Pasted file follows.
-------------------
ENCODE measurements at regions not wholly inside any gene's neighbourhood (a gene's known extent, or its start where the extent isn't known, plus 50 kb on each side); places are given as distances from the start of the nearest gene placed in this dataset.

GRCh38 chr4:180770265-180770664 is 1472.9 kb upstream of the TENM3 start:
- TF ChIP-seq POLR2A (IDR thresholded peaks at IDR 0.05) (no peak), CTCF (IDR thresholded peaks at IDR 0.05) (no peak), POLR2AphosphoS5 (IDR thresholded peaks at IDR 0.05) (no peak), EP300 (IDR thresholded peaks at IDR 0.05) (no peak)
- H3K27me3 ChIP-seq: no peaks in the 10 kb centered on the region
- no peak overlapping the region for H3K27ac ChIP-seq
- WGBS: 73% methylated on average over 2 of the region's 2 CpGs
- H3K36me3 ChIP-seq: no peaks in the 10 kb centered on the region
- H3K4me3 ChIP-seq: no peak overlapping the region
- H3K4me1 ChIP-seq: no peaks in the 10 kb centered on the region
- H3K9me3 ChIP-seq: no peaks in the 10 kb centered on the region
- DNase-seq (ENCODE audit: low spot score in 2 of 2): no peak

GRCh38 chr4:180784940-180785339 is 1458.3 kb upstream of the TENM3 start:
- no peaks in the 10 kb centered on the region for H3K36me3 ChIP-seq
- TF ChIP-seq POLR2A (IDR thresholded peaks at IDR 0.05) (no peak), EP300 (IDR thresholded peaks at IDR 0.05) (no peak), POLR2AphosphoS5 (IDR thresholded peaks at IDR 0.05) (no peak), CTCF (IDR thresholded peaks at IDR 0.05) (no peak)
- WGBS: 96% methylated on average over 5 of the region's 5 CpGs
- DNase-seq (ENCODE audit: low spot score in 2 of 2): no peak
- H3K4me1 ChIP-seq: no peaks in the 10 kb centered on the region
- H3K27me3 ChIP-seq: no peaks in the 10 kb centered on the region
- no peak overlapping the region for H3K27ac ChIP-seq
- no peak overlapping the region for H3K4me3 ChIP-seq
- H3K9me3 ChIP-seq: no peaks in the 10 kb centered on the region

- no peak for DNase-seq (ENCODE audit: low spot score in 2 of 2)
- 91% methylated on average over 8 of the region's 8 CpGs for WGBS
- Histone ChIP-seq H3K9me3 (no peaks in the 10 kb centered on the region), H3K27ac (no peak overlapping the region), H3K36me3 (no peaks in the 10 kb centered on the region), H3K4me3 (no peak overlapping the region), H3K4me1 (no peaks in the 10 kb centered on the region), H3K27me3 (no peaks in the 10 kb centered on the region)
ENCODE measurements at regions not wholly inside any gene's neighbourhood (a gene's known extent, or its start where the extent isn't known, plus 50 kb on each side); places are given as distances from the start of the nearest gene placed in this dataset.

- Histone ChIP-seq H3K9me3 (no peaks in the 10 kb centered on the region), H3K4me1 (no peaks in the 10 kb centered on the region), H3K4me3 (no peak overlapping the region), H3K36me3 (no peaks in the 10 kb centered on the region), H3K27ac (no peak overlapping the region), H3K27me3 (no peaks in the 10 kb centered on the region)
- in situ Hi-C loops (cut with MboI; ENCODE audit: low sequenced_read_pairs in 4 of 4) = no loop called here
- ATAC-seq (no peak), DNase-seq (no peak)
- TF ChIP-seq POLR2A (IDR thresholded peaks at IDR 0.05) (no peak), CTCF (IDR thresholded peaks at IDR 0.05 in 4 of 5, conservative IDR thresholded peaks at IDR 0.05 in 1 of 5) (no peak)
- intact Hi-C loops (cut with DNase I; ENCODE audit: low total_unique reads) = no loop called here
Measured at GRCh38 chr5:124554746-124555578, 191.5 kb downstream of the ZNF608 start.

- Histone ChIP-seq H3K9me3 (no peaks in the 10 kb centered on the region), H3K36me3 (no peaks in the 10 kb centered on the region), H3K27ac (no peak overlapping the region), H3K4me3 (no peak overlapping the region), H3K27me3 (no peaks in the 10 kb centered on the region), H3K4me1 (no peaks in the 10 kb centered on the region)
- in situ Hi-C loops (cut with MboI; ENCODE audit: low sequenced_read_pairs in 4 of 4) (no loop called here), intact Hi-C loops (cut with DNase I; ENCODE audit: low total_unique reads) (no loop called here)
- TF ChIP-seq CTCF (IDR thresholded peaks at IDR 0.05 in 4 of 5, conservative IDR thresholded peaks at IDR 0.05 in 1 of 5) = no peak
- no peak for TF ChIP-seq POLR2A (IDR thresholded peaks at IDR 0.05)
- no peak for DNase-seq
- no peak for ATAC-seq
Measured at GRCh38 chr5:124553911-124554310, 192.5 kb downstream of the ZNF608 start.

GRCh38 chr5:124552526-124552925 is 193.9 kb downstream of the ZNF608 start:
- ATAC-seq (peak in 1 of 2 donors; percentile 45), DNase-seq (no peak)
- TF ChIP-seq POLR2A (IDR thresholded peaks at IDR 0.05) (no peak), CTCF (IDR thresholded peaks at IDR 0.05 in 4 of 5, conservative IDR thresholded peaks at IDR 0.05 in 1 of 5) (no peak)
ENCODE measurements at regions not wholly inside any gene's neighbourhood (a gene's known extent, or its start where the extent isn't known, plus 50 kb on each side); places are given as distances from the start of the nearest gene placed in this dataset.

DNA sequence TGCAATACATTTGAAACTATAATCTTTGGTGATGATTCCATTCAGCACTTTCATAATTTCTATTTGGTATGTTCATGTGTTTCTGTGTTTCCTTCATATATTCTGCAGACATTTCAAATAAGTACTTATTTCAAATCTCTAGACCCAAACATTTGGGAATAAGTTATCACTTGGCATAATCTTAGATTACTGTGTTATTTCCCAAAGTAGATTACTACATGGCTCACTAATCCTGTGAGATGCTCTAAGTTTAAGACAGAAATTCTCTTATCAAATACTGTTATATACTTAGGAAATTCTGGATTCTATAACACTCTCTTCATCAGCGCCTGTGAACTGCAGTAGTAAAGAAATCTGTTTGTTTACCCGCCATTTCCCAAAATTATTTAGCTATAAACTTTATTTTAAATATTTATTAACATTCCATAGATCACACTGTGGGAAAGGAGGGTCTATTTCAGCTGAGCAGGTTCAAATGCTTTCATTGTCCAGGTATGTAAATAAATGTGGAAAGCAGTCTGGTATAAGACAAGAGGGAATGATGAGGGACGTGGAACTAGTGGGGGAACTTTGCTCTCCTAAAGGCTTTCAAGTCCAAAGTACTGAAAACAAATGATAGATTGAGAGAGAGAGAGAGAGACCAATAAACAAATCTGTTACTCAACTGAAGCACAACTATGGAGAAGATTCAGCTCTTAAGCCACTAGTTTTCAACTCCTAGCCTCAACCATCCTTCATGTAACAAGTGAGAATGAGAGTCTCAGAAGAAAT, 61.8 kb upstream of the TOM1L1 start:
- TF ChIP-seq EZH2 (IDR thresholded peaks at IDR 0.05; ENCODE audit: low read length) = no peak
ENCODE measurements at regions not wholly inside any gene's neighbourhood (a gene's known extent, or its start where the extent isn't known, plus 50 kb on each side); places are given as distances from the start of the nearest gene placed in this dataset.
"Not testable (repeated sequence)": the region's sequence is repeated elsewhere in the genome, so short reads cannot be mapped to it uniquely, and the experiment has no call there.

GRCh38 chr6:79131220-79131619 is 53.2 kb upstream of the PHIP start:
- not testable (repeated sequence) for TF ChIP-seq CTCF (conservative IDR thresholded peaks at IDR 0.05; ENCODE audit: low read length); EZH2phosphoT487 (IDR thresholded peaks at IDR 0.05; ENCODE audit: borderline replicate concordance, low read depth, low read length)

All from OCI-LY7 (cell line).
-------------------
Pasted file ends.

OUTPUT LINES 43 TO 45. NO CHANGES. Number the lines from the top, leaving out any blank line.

DNA sequence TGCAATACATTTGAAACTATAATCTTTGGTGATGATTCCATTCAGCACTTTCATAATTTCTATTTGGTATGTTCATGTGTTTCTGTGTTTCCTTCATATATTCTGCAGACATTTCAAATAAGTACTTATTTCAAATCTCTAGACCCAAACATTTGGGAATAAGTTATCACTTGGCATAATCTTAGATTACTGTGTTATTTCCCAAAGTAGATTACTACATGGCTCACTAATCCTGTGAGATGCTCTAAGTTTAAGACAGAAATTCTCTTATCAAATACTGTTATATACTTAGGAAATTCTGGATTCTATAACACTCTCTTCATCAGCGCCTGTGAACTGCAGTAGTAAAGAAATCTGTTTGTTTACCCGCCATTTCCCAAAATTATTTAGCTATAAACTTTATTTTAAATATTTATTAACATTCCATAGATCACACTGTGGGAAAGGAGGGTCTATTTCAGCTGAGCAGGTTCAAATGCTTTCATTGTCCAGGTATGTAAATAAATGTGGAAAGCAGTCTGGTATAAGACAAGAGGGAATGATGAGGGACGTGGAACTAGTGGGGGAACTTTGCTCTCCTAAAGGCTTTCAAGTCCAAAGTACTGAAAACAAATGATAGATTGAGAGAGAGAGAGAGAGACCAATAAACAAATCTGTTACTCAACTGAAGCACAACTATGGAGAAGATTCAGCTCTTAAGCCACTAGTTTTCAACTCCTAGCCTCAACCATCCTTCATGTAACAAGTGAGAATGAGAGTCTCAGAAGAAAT, 61.8 kb upstream of the TOM1L1 start:
- TF ChIP-seq EZH2 (IDR thresholded peaks at IDR 0.05; ENCODE audit: low read length) = no peak
ENCODE measurements at regions not wholly inside any gene's neighbourhood (a gene's known extent, or its start where the extent isn't known, plus 50 kb on each side); places are given as distances from the start of the nearest gene placed in this dataset.